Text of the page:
A Berenice & Sol nascente

Wolfgang Amadeus Mozart

A Berenice & Sol nascente

K61c, K70

About this work

This recitative and aria form what is called a licenza, a piece performed after (or sometimes during) an unrelated work, addressed to a member of the audience or to mark a specific occasion. They tend to overflow with extravagant praise, which can easily seem to modern eyes to be almost suspiciously overdone. To what degree, if any, the composers and authors were themselves somewhat tongue-in-cheek is almost impossible to tell, as many made their livings as the proteges of the very people they are extolling, and so any hint of irreverence would be almost literally biting the hand that feeds them!

This particular licenza, like Or che il dover m'astringe, was written in honor of Archbishop Sigismund von Schrattenbach, in this case, on the occasion of his birthday. It was most likely performed at the end of the opera Vologeso, by Sarti, as the text opens with a comment on the happy ending for Berenice and Vologeso. The singer continues with the typical Baroque conceit of asking the Muses for help and inspiration, as the composer finds himself unable even to contemplate such an august subject as the Archbishop, whose birthday is even more cause for rejoicing.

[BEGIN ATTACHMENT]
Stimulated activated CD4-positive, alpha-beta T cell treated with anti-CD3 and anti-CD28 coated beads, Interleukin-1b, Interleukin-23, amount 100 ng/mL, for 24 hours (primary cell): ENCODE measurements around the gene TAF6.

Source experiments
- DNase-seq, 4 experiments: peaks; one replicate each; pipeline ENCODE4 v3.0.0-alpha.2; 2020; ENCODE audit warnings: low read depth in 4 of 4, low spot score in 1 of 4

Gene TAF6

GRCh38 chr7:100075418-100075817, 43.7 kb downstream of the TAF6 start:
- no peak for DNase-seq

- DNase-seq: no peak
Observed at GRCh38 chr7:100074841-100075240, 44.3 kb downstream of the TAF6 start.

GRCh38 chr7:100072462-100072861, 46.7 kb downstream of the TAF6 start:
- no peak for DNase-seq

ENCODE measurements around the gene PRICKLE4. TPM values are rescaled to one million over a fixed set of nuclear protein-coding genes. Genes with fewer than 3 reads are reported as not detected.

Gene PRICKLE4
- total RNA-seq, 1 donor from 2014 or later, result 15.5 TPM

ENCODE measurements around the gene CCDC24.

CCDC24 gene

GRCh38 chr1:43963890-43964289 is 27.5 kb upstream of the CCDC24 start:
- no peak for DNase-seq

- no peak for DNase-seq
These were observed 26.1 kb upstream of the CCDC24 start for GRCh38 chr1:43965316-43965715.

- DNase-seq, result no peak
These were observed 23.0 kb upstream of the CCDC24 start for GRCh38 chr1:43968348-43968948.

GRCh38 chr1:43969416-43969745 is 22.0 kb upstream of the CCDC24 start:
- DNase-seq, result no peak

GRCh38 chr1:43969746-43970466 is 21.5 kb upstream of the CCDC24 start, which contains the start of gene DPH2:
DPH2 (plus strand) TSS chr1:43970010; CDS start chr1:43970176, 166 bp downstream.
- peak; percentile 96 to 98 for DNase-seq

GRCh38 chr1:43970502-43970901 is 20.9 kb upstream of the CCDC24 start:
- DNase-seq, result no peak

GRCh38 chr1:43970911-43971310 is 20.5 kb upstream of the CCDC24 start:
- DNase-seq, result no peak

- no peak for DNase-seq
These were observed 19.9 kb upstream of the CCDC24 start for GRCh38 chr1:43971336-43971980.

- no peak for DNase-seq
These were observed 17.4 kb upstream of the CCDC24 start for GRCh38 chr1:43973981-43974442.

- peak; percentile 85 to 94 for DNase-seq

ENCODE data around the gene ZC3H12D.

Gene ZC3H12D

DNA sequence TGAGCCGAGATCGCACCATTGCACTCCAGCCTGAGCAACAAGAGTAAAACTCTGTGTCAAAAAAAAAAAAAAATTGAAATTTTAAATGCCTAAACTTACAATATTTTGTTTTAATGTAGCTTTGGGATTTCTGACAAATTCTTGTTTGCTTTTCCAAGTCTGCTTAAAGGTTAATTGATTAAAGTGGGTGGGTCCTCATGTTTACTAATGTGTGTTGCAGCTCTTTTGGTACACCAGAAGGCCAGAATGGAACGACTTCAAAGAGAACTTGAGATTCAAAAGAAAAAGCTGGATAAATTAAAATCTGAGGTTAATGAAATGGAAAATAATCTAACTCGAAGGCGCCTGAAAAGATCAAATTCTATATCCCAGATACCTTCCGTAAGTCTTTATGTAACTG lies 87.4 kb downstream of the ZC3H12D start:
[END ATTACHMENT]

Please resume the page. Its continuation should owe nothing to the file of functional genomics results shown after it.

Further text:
However, even the Muse is unable to find sufficient praise for the Archbishop, only Heaven is capable of such a task, and so counsels the author to admire in silence. The piece concludes with an aria "Sol nascente in questo giorno" (sun rising on this day), continuing to describe the author's inability to properly praise such virtue as the Archbishop's.

The piece is by no means as empty as the rather pompous and strained text would seem to indicate. There are some deft musical touches, such as the gradual crescendo (increase in volume) and rising pitch on the first line of the aria, a vivid depiction of the sun rising. Similarly, the second section of the aria, where the author goes into still more detail on his inability, the music becomes hesitant, as if truly not comprehending how to provide sufficient praise.